Wearing a mask is a precaution that protects not only you but also those you encounter. You may not have symptoms or be sick, but the people you encounter have no way of knowing with any certainty that you’re not a carrier of the virus based on your own word or judgment. Wearing a mask is an easy way to take precautions in case you are a carrier, and to provide a level of comfort to those you encounter.  There are many options to choose from for masks now, including boxes of disposable masks that can be carried in your car or a bag, reusable masks with filters, and even fashionable masks. Take the time to find a mask that is comfortable for you.

Choose a destination that is near enough to drive.

So many of us spend our time focusing on fantastic vacations in exotic locations that we forget all there is to see near to where we live. Though many countries and states are restricting entry for recreational travel during the pandemic, you can still explore the regions near your home. You will likely be surprised at all there is right outside your door that will make for fabulous travel during the pandemic. Explore a state park or national reserve. Bike or hike trails to get closer to nature. Visit a historical monument to learn more about the past of your region. Take a drive through the countryside, into the mountains, along a river, by the beach, into the desert – whatever is near you – and really look at the landscape that surrounds you as though seeing it for the first time.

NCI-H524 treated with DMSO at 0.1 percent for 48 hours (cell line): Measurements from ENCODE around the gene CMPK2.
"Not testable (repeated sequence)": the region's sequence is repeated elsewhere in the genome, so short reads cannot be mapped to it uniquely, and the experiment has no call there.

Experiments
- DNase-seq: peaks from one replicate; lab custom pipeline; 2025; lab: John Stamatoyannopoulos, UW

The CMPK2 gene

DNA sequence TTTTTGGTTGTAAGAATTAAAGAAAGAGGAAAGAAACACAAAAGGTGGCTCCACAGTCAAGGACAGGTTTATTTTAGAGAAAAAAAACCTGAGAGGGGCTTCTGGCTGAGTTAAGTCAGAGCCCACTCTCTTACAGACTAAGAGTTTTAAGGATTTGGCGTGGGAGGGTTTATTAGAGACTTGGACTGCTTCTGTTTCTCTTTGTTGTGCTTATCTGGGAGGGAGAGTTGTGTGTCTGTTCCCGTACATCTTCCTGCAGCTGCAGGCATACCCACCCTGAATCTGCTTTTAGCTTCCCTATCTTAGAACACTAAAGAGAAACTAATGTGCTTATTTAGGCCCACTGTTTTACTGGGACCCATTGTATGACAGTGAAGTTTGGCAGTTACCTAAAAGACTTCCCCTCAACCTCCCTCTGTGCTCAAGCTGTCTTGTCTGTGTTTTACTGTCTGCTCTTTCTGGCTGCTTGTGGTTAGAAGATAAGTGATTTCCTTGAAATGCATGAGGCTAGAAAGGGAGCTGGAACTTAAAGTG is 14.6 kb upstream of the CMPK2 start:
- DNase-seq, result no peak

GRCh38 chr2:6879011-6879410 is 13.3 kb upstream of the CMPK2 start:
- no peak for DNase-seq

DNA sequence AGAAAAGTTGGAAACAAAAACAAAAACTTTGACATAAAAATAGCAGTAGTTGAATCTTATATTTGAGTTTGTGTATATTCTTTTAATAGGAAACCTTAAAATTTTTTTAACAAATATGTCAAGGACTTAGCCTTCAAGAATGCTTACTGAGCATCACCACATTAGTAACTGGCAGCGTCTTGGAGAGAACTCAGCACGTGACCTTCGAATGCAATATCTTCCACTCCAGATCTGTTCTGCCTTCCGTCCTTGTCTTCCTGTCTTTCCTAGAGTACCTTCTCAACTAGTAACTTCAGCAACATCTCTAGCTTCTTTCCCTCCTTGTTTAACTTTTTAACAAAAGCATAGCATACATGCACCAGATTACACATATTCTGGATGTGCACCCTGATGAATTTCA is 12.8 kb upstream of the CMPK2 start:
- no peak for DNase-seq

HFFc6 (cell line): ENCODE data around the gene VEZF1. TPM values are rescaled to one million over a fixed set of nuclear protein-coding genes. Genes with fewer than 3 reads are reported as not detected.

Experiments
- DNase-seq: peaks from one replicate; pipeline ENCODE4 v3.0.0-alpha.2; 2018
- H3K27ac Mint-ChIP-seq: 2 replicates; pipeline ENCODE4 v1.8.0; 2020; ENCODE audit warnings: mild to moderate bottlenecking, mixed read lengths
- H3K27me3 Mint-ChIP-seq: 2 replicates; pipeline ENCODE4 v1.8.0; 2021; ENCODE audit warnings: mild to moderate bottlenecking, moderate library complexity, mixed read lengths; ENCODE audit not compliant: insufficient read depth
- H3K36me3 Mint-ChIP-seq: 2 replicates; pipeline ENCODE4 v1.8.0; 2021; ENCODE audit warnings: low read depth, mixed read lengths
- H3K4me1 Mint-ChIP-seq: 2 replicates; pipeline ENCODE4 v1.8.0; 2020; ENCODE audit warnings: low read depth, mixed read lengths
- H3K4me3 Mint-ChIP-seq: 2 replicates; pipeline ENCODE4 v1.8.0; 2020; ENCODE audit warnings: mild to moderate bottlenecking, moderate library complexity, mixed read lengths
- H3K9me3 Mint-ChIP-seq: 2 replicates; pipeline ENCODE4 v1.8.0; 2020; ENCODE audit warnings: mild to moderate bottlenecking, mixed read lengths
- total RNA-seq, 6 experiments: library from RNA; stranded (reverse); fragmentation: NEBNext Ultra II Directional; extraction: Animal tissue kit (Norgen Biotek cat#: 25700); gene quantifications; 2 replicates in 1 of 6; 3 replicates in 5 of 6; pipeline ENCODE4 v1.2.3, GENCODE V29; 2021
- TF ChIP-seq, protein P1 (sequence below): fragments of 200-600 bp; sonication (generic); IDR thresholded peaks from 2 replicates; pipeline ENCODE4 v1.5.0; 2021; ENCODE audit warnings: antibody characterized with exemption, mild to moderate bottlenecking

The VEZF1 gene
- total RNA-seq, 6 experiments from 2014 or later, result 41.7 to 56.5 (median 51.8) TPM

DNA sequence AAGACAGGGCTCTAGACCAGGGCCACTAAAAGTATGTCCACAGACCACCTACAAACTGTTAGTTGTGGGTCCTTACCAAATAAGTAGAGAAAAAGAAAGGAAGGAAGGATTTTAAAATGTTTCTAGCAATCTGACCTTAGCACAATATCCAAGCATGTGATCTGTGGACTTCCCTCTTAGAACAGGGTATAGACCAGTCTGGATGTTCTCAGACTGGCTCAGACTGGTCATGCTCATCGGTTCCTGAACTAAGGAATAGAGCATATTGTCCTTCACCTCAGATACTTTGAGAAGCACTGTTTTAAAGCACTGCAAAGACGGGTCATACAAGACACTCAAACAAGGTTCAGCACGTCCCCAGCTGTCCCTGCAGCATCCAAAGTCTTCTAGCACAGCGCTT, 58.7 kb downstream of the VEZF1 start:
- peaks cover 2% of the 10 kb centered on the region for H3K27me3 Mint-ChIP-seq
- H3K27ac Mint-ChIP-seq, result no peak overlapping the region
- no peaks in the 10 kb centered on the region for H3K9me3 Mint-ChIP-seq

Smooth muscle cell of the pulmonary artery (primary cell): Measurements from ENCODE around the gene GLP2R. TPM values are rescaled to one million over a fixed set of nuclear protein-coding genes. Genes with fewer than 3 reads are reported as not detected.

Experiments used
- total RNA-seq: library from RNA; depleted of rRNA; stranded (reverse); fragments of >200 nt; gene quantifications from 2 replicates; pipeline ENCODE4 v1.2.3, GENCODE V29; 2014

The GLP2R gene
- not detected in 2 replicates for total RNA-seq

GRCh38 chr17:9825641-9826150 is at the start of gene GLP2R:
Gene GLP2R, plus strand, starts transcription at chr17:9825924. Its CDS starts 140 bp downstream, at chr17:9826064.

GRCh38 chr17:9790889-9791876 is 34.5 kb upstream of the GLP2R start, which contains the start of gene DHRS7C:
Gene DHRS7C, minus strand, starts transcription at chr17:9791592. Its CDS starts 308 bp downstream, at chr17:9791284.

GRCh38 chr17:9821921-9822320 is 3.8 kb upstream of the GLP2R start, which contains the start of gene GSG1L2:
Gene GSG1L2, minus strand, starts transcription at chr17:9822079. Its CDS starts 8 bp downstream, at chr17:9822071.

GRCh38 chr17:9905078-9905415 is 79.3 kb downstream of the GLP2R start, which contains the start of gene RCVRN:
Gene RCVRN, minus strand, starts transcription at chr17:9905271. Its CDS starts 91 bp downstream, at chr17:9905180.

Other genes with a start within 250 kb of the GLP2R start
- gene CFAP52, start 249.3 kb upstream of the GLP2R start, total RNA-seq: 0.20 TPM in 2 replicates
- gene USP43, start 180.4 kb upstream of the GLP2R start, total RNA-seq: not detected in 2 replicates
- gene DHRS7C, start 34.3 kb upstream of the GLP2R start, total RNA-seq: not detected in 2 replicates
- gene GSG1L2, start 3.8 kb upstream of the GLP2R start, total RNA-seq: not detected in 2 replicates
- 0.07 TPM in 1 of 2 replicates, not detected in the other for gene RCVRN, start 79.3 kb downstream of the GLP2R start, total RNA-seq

Country road in Southern California

There are lots of Travel Guides for scenic drives and things to see in every state, so choose one for your region and start working your way through the list. If you used to love camping but haven’t done it for a while, or want to experience it for the first time, now is a great time to give it a try and get back to nature. State and National Parks provide fantastic camping opportunities with lots of space for social distancing and vast amounts of nature to explore.

Enjoy the culinary delights of the region and order your food to go.

Photo by Clem Onojeghuo on Unsplash

You can still experience the culinary delights of the towns and cities you visit while traveling during this pandemic, even if now is not the time to enjoy the ambiance of the establishments. Support the small restaurants and locally owned businesses by ordering your food to go and finding a park, deserted stretch of beach, or any other place with a view to have a relaxing picnic.